Balance Sheet Classification of Operating Lease Assets and Liabilities

 

   Balance Sheet Line  March 31, 2019 
Asset        
   Operating lease asset  Non-Current Assets  $238,667 
Liabilities        
   Operating lease liability  Non-Current Liabilities  $237,384 

 

Lease Costs

 

The table below summarizes the components of lease costs for the three months ended March 31, 2019.

 

   Three Months Ended March 31, 2019 
Operating lease costs  $39,589 

 

Maturities of Lease Liabilities

 

Maturities of lease liabilities as of March 31, 2019 are as follows:

 

2019 fiscal year  $188,856 
2020 fiscal year   67,904 
Total lease payments   256,760 
Less: Interest   (21,553)
Present value of lease liabilities  $235,207 

 

The following table presents the Company’s future minimum lease obligation under ASC 840 as of December 31, 2018:

 

2019 fiscal year  $248,808 
2020 fiscal year  $67,904 

 

 

 

 16 

 

 

14. Commitments and Concentrations:

 

Over the past three years, the Company has supported legislation in Colorado to allow licensed cannabis companies in Colorado to trade their securities, provided they are reporting companies under the Securities Exchange Act of 1934, as amended. HB19-1090 titled, “Publicly Licensed Marijuana Companies” is currently under consideration in the Colorado legislature. The bill, if signed into law, repeals the provision that prohibits publicly traded corporations from holding a marijuana license in Colorado. Should this legislation be adopted we intend to acquire cannabis licensed companies within Colorado.

 

The Company has executed binding term sheets with three entities for potential acquisitions and has issued common stock purchase warrants to each to become effective for execution in the event that such legislation passes. The term sheets provide for the issuance of shares of common stock to the targets at an initial price per share of $1.32, with the final price to be determined based on the fair market valuation, which is subject to an independent valuation assessment. The shares will be issued as part of the consideration to the acquisition targets, which acquisitions are subject to certain closing conditions.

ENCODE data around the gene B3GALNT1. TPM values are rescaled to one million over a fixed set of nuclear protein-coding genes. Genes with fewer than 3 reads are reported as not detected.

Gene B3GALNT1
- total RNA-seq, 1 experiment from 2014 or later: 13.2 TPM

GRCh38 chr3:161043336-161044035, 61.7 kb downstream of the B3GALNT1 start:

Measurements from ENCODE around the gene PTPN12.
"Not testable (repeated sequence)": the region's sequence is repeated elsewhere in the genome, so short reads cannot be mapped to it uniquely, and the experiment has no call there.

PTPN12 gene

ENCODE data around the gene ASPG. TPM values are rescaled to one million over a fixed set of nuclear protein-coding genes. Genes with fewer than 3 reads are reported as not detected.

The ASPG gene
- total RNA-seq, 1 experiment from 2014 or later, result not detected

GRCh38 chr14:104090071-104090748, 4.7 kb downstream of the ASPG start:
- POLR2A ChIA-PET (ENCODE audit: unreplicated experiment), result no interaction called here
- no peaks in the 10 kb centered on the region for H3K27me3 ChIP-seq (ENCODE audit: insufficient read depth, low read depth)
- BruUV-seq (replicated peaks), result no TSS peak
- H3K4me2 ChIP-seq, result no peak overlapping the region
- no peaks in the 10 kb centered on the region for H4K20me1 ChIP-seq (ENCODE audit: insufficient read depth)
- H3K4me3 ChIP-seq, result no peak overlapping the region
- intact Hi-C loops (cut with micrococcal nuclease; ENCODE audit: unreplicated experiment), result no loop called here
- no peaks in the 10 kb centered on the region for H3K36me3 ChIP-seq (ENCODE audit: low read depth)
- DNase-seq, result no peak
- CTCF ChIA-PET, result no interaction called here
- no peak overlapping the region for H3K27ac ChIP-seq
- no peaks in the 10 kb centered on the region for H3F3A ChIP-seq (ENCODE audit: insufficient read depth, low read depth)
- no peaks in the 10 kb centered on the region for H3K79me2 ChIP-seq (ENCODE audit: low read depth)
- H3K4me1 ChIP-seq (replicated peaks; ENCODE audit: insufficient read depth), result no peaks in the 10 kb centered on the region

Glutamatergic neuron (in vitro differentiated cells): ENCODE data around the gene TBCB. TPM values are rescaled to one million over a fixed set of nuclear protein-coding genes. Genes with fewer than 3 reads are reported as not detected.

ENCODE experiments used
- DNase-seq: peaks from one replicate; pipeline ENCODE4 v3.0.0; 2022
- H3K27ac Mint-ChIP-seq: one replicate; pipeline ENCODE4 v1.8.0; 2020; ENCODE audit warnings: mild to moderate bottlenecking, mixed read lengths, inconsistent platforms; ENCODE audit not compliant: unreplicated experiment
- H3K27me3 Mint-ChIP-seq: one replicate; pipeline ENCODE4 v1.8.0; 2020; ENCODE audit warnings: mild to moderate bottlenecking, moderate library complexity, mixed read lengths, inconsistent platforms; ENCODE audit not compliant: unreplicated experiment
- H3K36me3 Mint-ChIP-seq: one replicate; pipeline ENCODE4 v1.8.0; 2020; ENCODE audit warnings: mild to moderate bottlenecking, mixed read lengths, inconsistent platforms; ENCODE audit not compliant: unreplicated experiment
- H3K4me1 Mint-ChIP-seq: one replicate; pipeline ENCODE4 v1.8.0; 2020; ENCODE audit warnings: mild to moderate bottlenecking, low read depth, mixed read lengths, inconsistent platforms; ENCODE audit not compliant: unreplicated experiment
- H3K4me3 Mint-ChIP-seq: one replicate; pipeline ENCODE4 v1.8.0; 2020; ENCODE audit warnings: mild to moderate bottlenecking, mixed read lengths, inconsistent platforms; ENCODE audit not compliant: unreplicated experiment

Our Chief Executive Officer, Andrew Williams, serves as an officer/manager and has an ownership interest in each of the targets that are parties to the binding term sheets.

 

15. Warrants:

 

The Company issued one round of warrants related to various equity transactions that was approved by the Board on June 3, 2017 and issued on June 19, 2017. Since the terms were not established until June 19, 2017, the warrants were valued as of the date the terms were fixed. The Company accounts for its warrants issued in accordance with the US GAAP accounting guidance under ASC 480. The Company estimated the fair value of these warrants at the respective balance sheet dates using the Black-Scholes option pricing model, as described in the stock-based compensation paragraph of Note 2 above, based on the estimated market value of the underlying common stock at the valuation measurement date of $1.50, the remaining contractual term of the warrant of 2.5 years, risk-free interest rate of 1.38% and expected volatility of the price of the underlying common stock of 126%. There is a moderate degree of subjectivity involved when using option pricing models to estimate the warrants and the assumptions used in the Black Scholes option-pricing model are moderately judgmental.